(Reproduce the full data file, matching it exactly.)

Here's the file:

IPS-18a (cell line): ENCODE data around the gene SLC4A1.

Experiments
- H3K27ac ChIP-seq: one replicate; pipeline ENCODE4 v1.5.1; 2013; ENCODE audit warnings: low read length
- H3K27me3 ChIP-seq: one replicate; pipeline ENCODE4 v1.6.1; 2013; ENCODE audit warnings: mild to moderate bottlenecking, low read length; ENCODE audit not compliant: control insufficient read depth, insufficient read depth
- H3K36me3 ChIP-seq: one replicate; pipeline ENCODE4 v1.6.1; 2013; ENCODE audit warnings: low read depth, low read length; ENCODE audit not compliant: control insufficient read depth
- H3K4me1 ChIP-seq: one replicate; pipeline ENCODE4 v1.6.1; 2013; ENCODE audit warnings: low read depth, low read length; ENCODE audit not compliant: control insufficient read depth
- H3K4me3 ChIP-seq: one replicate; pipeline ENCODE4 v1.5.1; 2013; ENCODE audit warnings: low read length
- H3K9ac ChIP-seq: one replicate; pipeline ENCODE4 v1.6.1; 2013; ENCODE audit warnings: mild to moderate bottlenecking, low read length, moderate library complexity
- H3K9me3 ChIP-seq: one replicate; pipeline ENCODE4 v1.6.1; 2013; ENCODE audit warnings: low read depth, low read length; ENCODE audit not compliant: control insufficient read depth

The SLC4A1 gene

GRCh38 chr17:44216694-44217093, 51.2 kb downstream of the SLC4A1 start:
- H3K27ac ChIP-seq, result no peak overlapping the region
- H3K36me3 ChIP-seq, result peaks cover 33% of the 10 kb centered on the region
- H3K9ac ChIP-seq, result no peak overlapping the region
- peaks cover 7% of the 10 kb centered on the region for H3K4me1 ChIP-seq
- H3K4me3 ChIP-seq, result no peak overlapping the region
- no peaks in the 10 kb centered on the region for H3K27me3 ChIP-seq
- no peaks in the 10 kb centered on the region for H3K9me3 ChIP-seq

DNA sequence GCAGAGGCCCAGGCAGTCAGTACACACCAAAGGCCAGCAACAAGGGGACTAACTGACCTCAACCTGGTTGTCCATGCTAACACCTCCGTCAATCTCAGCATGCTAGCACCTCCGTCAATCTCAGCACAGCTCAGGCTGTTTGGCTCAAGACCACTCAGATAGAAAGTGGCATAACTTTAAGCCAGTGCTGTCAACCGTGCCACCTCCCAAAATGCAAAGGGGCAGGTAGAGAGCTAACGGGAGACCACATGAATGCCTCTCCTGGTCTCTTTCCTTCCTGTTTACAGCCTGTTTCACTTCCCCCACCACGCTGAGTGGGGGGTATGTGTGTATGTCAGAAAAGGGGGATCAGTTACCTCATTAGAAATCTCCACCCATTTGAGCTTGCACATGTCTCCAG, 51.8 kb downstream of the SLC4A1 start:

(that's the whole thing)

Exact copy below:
IPS-18a (cell line): ENCODE data around the gene SLC4A1.

Experiments
- H3K27ac ChIP-seq: one replicate; pipeline ENCODE4 v1.5.1; 2013; ENCODE audit warnings: low read length
- H3K27me3 ChIP-seq: one replicate; pipeline ENCODE4 v1.6.1; 2013; ENCODE audit warnings: mild to moderate bottlenecking, low read length; ENCODE audit not compliant: control insufficient read depth, insufficient read depth
- H3K36me3 ChIP-seq: one replicate; pipeline ENCODE4 v1.6.1; 2013; ENCODE audit warnings: low read depth, low read length; ENCODE audit not compliant: control insufficient read depth
- H3K4me1 ChIP-seq: one replicate; pipeline ENCODE4 v1.6.1; 2013; ENCODE audit warnings: low read depth, low read length; ENCODE audit not compliant: control insufficient read depth
- H3K4me3 ChIP-seq: one replicate; pipeline ENCODE4 v1.5.1; 2013; ENCODE audit warnings: low read length
- H3K9ac ChIP-seq: one replicate; pipeline ENCODE4 v1.6.1; 2013; ENCODE audit warnings: mild to moderate bottlenecking, low read length, moderate library complexity
- H3K9me3 ChIP-seq: one replicate; pipeline ENCODE4 v1.6.1; 2013; ENCODE audit warnings: low read depth, low read length; ENCODE audit not compliant: control insufficient read depth

The SLC4A1 gene

GRCh38 chr17:44216694-44217093, 51.2 kb downstream of the SLC4A1 start:
- H3K27ac ChIP-seq, result no peak overlapping the region
- H3K36me3 ChIP-seq, result peaks cover 33% of the 10 kb centered on the region
- H3K9ac ChIP-seq, result no peak overlapping the region
- peaks cover 7% of the 10 kb centered on the region for H3K4me1 ChIP-seq
- H3K4me3 ChIP-seq, result no peak overlapping the region
- no peaks in the 10 kb centered on the region for H3K27me3 ChIP-seq
- no peaks in the 10 kb centered on the region for H3K9me3 ChIP-seq

DNA sequence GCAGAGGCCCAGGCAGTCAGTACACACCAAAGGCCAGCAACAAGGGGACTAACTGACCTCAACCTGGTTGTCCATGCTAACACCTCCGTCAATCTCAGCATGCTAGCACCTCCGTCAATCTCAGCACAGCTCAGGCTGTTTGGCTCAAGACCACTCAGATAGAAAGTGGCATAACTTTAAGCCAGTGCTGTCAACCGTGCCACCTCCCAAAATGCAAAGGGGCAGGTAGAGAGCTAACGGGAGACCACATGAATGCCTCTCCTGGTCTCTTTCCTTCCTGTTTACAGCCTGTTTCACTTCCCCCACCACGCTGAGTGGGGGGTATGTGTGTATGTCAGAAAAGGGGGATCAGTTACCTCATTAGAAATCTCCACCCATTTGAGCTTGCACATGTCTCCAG, 51.8 kb downstream of the SLC4A1 start: